A direct connection between drinking alcohol regularly and blood pressure elevation—commonly referred to as hypertension—was first suggested by a French physician in 1915. Several studies have since been executed and, while the results of the more than 100-year-old study are still valid today, questions about the direct causation have been raised.
It’s true that the frequency of hypertension is significantly higher for those who drink more than six drinks per day. However, there are several risk factors for developing hypertension including:
- Family history
- Lack of exercise
- Sodium (too much)
- Potassium (too little)
- Vitamin D (too little)
- Heavy drinking
- Chronic conditions, especially kidney disease, diabetes, and sleep apnea
One study found that obesity is at the highest level of risk factors followed by a high sodium intake, with the rest of the remaining factors falling at equal levels.
When Alcohol Becomes a Risk Factor
Studies attempting to define the relationship between alcohol and hypertension have failed to absolutely identify the relationship. Although there are some significant findings in several studies, they're often not 100 percent reliable. One such study involves the central nervous system. The study is representative of the studies of other mechanical trials of bodily functions, none of which are conclusive.
Evidence suggests that alcohol initiates central and peripheral reactions involving the nervous system which are tied to hypertension. However, some investigators believe that the association between alcohol and hypertension is related to the timing of alcohol use and blood pressure measurement. Since many medical clinics require a 12-hour or overnight fast, alcohol withdrawal may be occurring.
It's important to note that withdrawal from alcohol by heavy drinkers results in an immediate spike in blood pressure levels. It’s probable that patients who are regular heavy drinkers abstain from alcohol before visiting a community clinic or doctor's office. Therefore, elevated blood pressure could be caused by an excited central nervous system and adrenaline discharge associated with alcohol withdrawal.
Studies have been inconclusive, though there is enough evidence to support a correlation between alcohol and hypertension to warrant drinkers to take note.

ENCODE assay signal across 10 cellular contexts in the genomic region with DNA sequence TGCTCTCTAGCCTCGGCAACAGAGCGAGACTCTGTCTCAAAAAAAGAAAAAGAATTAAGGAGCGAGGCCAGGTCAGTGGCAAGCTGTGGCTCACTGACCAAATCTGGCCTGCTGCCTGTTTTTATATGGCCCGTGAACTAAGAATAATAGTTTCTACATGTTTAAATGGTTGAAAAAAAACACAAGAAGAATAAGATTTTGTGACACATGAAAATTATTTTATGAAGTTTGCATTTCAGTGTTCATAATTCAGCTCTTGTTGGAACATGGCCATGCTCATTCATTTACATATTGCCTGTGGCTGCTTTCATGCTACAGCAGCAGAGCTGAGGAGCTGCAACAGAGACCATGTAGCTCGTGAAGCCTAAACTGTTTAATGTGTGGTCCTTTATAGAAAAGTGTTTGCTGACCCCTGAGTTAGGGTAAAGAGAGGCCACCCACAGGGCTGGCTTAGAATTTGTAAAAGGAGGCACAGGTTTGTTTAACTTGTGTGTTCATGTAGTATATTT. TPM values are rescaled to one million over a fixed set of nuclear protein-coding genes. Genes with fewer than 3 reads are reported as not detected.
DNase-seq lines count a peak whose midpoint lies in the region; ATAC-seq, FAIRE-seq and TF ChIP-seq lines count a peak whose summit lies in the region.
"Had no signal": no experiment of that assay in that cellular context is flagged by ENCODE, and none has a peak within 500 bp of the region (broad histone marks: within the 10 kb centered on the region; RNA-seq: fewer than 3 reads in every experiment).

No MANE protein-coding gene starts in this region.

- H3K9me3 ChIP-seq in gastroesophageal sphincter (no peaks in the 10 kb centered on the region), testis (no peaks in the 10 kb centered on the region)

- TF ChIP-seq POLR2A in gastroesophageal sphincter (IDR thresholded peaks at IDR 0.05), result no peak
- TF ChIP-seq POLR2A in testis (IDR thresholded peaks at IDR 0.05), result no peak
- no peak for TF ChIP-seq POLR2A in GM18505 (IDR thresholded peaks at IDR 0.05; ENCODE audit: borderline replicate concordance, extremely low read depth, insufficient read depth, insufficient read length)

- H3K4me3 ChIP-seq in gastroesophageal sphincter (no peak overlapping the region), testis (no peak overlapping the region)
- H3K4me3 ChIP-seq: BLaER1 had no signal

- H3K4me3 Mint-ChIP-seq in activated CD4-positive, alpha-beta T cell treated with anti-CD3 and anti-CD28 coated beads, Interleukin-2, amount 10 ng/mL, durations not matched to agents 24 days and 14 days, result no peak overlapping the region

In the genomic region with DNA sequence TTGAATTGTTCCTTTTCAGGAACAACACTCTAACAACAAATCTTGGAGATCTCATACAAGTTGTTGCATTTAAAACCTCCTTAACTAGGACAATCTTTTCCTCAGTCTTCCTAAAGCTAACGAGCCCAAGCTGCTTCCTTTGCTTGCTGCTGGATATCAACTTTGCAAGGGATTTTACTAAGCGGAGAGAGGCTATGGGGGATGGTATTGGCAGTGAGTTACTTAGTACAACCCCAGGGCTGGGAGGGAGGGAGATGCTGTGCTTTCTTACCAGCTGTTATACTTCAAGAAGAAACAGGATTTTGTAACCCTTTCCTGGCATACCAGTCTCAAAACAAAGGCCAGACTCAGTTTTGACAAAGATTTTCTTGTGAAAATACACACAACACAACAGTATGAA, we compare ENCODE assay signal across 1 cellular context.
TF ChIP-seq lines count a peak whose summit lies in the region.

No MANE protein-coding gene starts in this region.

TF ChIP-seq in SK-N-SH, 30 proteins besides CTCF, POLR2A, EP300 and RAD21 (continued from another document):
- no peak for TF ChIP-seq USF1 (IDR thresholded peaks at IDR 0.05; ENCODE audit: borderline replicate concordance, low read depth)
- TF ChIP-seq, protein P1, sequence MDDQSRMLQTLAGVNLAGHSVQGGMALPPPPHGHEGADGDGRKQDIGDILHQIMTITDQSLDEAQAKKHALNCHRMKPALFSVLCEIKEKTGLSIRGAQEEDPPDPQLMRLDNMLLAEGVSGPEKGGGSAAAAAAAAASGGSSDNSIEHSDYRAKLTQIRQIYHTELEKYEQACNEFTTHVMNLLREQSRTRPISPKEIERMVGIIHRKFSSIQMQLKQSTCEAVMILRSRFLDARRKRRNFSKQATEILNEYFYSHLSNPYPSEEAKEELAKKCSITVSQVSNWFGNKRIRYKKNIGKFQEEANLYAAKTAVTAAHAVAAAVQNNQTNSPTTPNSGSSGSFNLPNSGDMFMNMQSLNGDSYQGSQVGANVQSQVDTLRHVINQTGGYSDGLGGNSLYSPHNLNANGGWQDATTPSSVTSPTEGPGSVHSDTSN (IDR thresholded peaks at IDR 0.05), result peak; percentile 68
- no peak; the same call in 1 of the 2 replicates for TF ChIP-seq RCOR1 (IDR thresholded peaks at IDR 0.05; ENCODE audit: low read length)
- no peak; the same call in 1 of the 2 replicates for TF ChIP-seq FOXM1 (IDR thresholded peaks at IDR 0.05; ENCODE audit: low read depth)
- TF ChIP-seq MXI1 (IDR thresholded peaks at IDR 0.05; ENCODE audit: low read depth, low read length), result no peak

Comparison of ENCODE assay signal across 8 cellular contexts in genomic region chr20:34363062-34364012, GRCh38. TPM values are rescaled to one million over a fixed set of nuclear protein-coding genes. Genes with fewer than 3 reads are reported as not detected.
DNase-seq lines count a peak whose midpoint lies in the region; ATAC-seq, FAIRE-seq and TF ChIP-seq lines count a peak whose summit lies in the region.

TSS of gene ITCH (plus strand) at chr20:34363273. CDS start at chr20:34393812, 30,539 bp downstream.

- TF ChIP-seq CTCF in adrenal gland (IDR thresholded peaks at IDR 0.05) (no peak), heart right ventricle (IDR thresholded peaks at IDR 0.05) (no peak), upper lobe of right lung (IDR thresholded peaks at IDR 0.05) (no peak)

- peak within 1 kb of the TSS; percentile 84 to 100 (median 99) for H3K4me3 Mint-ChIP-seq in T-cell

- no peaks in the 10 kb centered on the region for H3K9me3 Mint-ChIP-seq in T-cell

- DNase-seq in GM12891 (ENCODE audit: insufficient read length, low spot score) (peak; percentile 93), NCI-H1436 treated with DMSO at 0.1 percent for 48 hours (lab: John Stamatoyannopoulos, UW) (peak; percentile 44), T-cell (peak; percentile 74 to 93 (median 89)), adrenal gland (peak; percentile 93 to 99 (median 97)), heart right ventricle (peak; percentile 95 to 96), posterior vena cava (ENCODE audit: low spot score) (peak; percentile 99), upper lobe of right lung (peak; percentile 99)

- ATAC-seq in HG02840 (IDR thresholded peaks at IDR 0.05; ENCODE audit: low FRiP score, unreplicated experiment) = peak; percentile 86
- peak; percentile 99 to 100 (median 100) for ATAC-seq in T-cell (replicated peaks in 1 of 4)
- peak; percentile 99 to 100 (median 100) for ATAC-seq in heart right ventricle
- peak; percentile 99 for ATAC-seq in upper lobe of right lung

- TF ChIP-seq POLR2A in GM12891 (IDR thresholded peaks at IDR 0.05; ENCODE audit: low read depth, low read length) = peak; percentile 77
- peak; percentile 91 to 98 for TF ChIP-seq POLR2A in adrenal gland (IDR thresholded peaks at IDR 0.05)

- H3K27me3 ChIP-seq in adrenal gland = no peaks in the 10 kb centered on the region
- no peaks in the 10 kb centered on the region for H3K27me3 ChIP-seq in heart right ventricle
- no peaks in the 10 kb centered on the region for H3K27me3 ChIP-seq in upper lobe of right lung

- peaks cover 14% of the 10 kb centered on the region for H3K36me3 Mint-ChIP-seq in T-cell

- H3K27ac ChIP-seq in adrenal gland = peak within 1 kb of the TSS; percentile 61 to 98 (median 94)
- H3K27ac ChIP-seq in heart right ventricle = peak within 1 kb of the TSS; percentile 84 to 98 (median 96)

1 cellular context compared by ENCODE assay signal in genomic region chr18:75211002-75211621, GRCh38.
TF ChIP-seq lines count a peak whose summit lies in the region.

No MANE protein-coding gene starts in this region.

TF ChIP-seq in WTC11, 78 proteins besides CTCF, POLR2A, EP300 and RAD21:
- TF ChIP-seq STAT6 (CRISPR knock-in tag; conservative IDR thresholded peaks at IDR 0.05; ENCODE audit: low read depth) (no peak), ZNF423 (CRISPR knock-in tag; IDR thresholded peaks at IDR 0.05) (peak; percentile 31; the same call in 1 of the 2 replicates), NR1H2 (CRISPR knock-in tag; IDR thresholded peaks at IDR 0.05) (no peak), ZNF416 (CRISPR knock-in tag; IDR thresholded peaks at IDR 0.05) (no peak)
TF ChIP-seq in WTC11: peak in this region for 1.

Consequences of Uncontrolled Hypertension
Sadly, there are no outward physical signs that a person has high blood pressure. Most people become aware of the problem at the doctor's office, where blood pressure checks are routine for every patient, precisely because there are no signs or symptoms. If untreated, hypertension can lead to serious complications, mostly involving the heart and circulation, but the metabolism and brain may also be affected. Unchecked hypertension can lead to the following:
- Heart attack or stroke due to thickening and hardening of the arteries.
- Aneurysm causing weak blood vessels that form bulges. If the aneurysm ruptures, it can be life-threatening.
- Heart failure due to difficulty pumping blood in quantities sufficient for the body's needs.
- Weakened and narrow blood vessels in kidneys causing malfunction.
- Thickened, narrow, or torn blood vessels in eyes causing vision loss.
- Metabolic syndrome causing multiple disorders including bad levels of cholesterol, high insulin levels, and increased waist size.
- Trouble with memory, cognition, and learning.
Lowering Blood Pressure
For some, a change in lifestyle may be all that's required to lower blood pressure to an acceptable level. If more serious treatment is indicated, there are several types of medications to consider. Often, a combination of two, three or more drugs are prescribed and sometimes a combination of low-dose drugs is more effective than one type of medication given in high doses.
The doctor and patient must work together to determine the optimum medication and dosage for that particular individual. Knowing the consequences of uncontrolled high blood pressure should be enough to encourage anyone to monitor the situation and seek treatment if indicated.